NEW YORK — Sitting in what "Crossfire" sidekick Michael Kinsley has dubbed the "Pat Buchanan memorial chair" has given John Sununu new faith in the humorous side of fate.
"I'm a strong supporter of George Bush, obviously," said Sununu, the former White House chief of staff. "To be here, commenting on Pat Buchanan's candidacy, is one of the pleasant ironies of life."
Sununu replaced Buchanan last week as the conservative slugger on Cable News Network's nightly opinion-talk show, which Buchanan abandoned when he hit the campaign trail to challenge Bush for the Republican presidential nomination. "It proves," Sununu said, laughing, "there is a God."
It also proves that the relationship between punditry and politics is growing increasingly closer. At a time when the stinging sound-bite dominates political campaigns and voters are expressing disapproval of many elected leaders, the TV pundit has gone from the Sunday-morning talk-show "ghetto" to prime time--and, in Buchanan's case, into primaries. TV programmers, meanwhile, are tapping newsmakers to be talk-show hosts.
Besides Sununu, for example, CNN recently signed former Democratic Presidential candidate Jesse Jackson to host his own talk show, "Both Sides With Jesse Jackson."
"There always has been a symbiotic relationship between the press and power brokers," said Rick Davis, executive producer for CNN's Washington-based interview programs. "If you ask a lot of columnists, I'm sure they'd tell you that they often get ideas for columns from their friends on Capitol Hill or someone in the Administration or someone who's on the same side of the fence ideologically."
Sununu resigned as White House chief of staff in December, under fire for a series of controversies, including his handling of domestic policies and personal use of government transportation. He had remained on Bush's staff as a counselor until Feb. 28, traveling with the President during his recent campaigning in New Hampshire.
Having someone with such close ties to the Bush Administration on "Crossfire" is different from assigning him to the White House beat, Davis said. "With a reporter, you're not supposed to be able to tell where they're coming from in terms of their own views," he said. "On 'Crossfire,' John Sununu is a commentator--he was hired for his opinions, and he's not hiding them."
Sununu was surprisingly relaxed on camera during his first week--and surprisingly soft-spoken in an interview, for a man who was said to have ruled the White House staff with an iron grip, at times even overruling Cabinet-level officials on policy matters.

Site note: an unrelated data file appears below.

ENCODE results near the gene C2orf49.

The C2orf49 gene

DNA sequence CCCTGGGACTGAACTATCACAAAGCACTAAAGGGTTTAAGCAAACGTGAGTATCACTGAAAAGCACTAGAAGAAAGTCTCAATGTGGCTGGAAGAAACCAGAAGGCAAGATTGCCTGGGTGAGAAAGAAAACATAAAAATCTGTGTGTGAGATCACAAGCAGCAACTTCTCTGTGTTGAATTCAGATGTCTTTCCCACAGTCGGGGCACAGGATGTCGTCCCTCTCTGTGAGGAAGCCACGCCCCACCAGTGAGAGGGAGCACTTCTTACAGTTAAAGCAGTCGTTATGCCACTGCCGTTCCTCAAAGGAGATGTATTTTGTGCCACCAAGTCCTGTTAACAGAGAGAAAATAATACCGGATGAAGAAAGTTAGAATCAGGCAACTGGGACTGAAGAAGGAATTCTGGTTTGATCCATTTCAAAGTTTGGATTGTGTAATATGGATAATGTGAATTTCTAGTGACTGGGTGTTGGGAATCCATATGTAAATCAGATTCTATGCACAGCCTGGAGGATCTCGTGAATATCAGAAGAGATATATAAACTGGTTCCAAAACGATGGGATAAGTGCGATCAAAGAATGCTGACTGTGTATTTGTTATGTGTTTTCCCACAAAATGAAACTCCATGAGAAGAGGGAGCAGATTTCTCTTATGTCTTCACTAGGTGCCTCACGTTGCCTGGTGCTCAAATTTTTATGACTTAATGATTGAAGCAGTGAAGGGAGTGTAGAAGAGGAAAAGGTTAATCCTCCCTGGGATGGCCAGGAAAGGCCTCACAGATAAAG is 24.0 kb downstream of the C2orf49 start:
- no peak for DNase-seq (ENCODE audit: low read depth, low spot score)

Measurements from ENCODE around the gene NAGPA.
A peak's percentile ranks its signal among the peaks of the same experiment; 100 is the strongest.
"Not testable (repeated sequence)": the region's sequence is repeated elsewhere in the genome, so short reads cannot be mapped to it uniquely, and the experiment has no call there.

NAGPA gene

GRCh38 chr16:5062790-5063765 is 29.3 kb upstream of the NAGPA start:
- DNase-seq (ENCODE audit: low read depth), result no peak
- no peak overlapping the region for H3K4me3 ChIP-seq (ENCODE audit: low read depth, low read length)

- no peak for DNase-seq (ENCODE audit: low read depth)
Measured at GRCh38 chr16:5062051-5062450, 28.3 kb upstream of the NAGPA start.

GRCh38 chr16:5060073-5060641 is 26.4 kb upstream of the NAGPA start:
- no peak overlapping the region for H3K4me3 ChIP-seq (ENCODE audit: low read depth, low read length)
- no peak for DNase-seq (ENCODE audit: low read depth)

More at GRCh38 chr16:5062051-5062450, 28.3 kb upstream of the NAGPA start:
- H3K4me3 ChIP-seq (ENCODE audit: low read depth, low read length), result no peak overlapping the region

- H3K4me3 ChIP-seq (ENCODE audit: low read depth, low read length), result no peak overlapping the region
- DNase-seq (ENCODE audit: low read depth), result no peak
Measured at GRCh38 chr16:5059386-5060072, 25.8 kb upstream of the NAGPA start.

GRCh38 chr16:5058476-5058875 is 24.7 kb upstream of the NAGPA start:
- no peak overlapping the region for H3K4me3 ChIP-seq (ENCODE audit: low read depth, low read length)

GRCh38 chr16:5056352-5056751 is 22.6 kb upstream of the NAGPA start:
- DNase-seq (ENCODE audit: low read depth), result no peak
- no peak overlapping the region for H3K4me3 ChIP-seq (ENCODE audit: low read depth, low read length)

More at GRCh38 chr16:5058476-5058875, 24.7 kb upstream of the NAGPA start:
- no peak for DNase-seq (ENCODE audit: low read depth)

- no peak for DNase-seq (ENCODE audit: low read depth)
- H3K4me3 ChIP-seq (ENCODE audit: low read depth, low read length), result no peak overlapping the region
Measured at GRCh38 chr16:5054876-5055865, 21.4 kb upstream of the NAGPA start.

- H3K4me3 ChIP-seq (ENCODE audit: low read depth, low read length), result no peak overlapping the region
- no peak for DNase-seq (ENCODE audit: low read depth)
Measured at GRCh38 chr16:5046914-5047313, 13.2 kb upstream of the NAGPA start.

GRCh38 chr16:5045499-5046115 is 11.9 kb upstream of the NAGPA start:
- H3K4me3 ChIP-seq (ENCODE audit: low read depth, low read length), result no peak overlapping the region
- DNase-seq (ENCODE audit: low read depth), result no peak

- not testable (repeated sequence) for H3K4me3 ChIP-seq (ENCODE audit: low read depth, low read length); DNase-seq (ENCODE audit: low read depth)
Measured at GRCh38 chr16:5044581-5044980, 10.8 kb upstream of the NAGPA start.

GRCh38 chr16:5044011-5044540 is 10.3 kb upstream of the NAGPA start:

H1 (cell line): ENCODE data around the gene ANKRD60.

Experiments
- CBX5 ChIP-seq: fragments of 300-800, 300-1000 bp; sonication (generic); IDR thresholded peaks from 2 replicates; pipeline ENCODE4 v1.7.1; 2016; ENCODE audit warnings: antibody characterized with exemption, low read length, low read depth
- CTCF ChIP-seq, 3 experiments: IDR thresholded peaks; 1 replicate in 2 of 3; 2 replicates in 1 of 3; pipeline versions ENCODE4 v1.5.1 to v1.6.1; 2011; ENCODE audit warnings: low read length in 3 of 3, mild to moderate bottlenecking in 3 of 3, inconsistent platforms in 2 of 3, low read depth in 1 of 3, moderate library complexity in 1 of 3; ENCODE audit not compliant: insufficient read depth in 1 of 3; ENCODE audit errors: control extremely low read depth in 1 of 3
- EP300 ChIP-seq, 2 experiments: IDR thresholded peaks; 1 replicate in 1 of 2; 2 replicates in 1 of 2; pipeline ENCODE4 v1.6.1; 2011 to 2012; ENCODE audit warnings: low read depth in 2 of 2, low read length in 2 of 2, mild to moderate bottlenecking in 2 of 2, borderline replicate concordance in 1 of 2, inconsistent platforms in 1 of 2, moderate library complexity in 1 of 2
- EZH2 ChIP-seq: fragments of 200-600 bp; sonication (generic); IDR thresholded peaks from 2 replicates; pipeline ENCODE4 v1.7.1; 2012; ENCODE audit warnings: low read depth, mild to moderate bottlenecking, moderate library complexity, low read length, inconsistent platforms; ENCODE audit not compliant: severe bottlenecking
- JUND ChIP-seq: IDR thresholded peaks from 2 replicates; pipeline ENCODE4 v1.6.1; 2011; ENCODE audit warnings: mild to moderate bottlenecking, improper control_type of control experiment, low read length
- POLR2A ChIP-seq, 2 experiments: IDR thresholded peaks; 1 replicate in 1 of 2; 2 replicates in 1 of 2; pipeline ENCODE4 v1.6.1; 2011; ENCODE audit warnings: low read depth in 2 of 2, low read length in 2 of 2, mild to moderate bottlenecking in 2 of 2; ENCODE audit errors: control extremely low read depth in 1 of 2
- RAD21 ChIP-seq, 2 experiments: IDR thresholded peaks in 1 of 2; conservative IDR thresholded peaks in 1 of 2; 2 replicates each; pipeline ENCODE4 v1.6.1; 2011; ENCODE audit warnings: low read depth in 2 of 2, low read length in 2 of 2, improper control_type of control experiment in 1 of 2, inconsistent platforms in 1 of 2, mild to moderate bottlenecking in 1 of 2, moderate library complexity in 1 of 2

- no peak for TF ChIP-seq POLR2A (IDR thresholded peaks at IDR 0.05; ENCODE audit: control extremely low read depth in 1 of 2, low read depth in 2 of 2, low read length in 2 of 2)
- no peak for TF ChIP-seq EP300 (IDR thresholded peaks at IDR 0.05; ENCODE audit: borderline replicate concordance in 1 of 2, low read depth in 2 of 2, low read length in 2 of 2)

'I'm enjoying myself, but I would almost rather be a guest every night," he said of the new job on CNN. "It's easier to answer questions than to ask them--it takes less preparation."
During a "Crossfire" discussion last week of the Seattle Times' printing allegations of sexual harassment from several unnamed former employees of Sen. Brock Adams (D-Wash.), Sununu expressed strong views on the power of the press to "overwhelm anyone, even a senator of the United States" with stories quoting unnamed sources. But off-camera, Sununu did not rise to the bait of critiquing the news media or discussing whether he felt they "got" him with leaks from his opponents in the White House.
"I don't want to talk about the press relative to me personally," said Sununu, who is planning to write a book on the news media. "Sometime when I'm good and ready, I'll do it my way, under my conditions. I would prefer to discuss (the press) the way I've described: I'd like to have your $19.95."
But Sununu said that he considered many White House correspondents quite capable--among them Helen Thomas of United Press International, Brit Hume of ABC and Frank Sesno and Charles Bierbauer of CNN. "I'm not pretending to be a journalist; I'm a commentator and questioner," he noted.
Kinsley, the New Republic columnist who is cast as the liberal pugilist in "Crossfire" debate, suggested Sununu as a replacement for Buchanan after Buchanan decided to run for President.
"I heard on the radio that Sununu, the combative conservative, had resigned," Kinsley recalled. "I thought he sounded like what we were looking for on 'Crossfire.' "
Kinsley said he did not have any qualms about a Bush strategist commenting on the presidential campaign. "The fact that John worked at the White House is sort of a plus," he said. "The President of the United States has had no defender on 'Crossfire' in the past couple of years; Buchanan was sometimes stuck with me defending President Bush."
In his first week, Kinsley said, Sununu was "extremely pleasant and painfully accommodating. He's obviously been leaning over backwards. His reputation is as an ogre and some sort of madman. I'm sure the producers are hoping a bit of that will come out on the air."
Buchanan recently said that he intends to take his Presidential campaign all the way to the California primaries in June. His job at CNN, network executives have said, will be waiting for him when he returns--presuming, of course, that he doesn't get elected.
"I don't have any political ambitions myself," said Sununu, a former governor of New Hampshire. "When Buchanan returns, I'll step off 'Crossfire.' I just thought it would be interesting to be here during a political year."